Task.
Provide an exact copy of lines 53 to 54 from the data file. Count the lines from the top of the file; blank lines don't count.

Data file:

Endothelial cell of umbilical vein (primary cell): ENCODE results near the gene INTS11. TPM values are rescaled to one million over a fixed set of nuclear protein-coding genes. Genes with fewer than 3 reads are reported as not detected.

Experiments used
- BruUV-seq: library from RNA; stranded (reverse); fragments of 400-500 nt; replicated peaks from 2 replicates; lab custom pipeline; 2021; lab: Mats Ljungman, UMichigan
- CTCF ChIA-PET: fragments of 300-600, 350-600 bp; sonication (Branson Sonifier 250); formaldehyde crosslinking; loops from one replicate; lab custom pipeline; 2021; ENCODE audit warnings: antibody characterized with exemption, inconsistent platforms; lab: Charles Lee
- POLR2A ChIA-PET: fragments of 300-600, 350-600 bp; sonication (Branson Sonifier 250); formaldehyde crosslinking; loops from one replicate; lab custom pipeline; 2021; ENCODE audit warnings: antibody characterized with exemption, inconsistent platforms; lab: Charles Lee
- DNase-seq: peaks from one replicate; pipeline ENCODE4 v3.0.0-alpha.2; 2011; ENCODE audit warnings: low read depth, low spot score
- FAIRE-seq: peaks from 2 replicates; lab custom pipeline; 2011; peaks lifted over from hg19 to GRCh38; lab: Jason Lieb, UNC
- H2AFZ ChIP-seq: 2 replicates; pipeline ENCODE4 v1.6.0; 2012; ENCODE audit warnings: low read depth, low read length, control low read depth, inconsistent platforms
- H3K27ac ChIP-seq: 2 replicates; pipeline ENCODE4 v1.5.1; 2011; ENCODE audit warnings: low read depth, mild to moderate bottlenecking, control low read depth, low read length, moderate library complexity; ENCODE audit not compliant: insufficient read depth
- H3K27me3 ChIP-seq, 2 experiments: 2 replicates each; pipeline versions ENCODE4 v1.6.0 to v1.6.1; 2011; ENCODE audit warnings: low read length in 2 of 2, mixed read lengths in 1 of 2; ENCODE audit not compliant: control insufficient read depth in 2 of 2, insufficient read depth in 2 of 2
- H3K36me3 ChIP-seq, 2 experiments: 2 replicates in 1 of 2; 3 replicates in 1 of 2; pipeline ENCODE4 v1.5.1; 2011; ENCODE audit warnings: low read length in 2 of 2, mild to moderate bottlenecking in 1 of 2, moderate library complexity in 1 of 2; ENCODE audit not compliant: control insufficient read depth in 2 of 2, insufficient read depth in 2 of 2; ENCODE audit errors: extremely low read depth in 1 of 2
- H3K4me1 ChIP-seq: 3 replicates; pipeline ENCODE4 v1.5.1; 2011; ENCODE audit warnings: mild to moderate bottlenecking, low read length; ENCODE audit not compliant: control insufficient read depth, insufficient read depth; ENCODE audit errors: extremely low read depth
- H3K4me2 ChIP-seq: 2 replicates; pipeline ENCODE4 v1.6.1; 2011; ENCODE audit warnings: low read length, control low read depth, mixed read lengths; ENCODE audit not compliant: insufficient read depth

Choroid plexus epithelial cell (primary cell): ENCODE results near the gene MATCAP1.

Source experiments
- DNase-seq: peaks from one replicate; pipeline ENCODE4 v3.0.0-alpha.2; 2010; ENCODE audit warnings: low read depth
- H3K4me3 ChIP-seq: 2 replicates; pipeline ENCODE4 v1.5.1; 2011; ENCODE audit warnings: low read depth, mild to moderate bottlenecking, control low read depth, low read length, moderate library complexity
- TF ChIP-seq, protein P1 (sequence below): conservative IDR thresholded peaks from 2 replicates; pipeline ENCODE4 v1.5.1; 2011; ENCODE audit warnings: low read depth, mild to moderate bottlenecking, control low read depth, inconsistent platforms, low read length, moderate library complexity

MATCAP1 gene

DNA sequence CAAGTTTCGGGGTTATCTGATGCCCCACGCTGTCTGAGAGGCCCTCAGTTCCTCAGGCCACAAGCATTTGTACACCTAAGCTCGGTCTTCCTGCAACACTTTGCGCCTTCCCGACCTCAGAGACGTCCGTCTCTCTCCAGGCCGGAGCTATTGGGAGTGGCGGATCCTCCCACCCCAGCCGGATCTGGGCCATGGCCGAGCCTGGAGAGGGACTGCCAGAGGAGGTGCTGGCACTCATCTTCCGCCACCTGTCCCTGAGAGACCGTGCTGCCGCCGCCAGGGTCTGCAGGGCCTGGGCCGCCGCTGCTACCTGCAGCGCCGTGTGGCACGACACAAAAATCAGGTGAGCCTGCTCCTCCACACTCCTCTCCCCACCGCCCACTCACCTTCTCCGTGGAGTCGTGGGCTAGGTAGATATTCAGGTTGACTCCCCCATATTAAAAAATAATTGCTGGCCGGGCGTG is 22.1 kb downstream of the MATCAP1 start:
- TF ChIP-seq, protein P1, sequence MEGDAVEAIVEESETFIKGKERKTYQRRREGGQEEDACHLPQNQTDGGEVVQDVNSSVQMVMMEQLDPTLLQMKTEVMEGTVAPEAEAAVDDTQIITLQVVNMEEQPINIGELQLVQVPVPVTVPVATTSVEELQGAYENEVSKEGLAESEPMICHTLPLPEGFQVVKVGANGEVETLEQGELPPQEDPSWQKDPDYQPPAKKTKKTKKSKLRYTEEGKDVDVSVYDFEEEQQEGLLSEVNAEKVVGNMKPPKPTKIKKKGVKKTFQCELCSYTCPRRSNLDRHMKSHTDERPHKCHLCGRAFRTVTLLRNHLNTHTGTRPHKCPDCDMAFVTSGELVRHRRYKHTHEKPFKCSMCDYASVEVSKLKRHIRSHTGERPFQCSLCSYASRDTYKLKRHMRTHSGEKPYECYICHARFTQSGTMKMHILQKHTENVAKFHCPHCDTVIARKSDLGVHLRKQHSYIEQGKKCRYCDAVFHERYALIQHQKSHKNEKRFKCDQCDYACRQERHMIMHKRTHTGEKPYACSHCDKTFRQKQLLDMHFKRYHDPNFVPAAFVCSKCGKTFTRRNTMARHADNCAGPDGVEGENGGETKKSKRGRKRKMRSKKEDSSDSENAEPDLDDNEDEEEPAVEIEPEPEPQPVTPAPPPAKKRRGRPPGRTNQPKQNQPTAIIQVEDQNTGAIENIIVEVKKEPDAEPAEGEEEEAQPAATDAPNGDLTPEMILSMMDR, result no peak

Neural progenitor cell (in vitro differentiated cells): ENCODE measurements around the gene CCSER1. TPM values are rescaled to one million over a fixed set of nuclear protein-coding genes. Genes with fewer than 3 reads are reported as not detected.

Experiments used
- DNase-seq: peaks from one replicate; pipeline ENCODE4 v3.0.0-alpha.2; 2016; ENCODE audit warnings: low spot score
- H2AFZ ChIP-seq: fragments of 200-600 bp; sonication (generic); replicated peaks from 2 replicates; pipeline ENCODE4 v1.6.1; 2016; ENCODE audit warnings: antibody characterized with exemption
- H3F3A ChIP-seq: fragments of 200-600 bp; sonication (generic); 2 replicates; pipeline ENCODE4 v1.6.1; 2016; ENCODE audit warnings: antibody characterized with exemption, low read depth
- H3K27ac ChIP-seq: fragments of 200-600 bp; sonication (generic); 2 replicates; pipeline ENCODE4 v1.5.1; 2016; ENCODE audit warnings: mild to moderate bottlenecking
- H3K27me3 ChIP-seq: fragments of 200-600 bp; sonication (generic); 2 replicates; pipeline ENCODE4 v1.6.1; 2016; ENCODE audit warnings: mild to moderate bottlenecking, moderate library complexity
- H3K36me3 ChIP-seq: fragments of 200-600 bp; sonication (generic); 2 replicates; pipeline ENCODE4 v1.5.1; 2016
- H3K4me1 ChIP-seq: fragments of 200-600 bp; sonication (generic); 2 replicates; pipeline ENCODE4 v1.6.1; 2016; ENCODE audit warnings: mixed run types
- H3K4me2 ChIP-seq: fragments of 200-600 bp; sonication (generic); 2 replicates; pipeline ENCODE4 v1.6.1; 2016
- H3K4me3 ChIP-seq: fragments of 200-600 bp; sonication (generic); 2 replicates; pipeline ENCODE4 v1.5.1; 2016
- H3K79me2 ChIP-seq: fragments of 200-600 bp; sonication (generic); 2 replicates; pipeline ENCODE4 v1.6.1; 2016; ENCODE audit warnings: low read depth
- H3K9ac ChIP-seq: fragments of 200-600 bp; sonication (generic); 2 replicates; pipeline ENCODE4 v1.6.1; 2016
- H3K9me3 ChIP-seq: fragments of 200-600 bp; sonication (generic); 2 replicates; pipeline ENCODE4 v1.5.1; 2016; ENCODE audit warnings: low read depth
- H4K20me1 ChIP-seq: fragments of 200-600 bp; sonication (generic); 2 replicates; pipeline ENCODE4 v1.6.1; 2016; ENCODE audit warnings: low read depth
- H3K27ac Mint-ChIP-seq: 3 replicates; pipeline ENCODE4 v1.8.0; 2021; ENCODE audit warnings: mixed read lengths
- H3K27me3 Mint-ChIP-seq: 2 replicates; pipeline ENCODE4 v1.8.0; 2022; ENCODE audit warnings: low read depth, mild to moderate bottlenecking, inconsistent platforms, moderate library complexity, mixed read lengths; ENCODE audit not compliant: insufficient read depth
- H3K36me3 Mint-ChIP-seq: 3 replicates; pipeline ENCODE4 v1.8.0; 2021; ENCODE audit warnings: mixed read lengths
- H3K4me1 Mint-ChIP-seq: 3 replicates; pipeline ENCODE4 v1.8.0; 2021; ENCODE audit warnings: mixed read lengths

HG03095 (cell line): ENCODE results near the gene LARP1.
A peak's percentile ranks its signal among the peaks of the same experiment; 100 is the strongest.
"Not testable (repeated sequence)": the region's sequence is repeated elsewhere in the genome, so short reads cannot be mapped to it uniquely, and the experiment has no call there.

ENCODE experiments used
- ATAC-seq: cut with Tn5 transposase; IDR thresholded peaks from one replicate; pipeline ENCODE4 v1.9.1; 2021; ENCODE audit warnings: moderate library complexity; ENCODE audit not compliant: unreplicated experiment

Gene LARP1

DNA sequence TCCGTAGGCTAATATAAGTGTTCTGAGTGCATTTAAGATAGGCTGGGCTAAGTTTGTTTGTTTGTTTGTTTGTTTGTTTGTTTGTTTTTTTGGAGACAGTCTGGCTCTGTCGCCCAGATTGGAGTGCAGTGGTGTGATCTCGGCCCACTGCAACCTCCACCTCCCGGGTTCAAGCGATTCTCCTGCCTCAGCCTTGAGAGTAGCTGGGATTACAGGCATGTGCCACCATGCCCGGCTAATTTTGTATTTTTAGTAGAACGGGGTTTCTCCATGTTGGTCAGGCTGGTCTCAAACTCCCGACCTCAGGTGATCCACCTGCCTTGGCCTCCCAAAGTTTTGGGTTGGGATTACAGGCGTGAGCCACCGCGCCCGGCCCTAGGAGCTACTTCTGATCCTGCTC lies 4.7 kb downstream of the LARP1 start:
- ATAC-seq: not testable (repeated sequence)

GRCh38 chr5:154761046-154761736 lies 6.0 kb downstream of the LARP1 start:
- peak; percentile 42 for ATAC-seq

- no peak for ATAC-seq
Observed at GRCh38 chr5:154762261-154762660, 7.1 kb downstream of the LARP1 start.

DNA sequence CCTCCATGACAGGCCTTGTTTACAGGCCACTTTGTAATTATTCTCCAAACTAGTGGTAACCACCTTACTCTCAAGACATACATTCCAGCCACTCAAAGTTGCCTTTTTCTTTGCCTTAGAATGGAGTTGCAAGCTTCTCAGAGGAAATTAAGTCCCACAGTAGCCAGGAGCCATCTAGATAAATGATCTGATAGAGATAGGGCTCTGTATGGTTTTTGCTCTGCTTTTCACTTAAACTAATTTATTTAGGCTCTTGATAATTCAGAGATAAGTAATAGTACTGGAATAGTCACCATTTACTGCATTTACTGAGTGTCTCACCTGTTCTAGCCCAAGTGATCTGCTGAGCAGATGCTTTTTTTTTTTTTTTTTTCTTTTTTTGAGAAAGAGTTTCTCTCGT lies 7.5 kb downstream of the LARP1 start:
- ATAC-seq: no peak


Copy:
DNA sequence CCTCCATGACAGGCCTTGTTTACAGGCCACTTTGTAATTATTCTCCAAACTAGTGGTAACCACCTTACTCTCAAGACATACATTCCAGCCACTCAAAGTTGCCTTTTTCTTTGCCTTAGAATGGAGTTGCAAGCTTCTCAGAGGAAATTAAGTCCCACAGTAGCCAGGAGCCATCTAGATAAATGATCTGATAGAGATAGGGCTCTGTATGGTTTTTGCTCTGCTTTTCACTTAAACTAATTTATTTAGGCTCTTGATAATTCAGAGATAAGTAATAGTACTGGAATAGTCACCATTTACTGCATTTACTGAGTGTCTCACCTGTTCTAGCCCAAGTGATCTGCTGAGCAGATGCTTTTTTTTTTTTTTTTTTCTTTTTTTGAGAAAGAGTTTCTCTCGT lies 7.5 kb downstream of the LARP1 start:
- ATAC-seq: no peak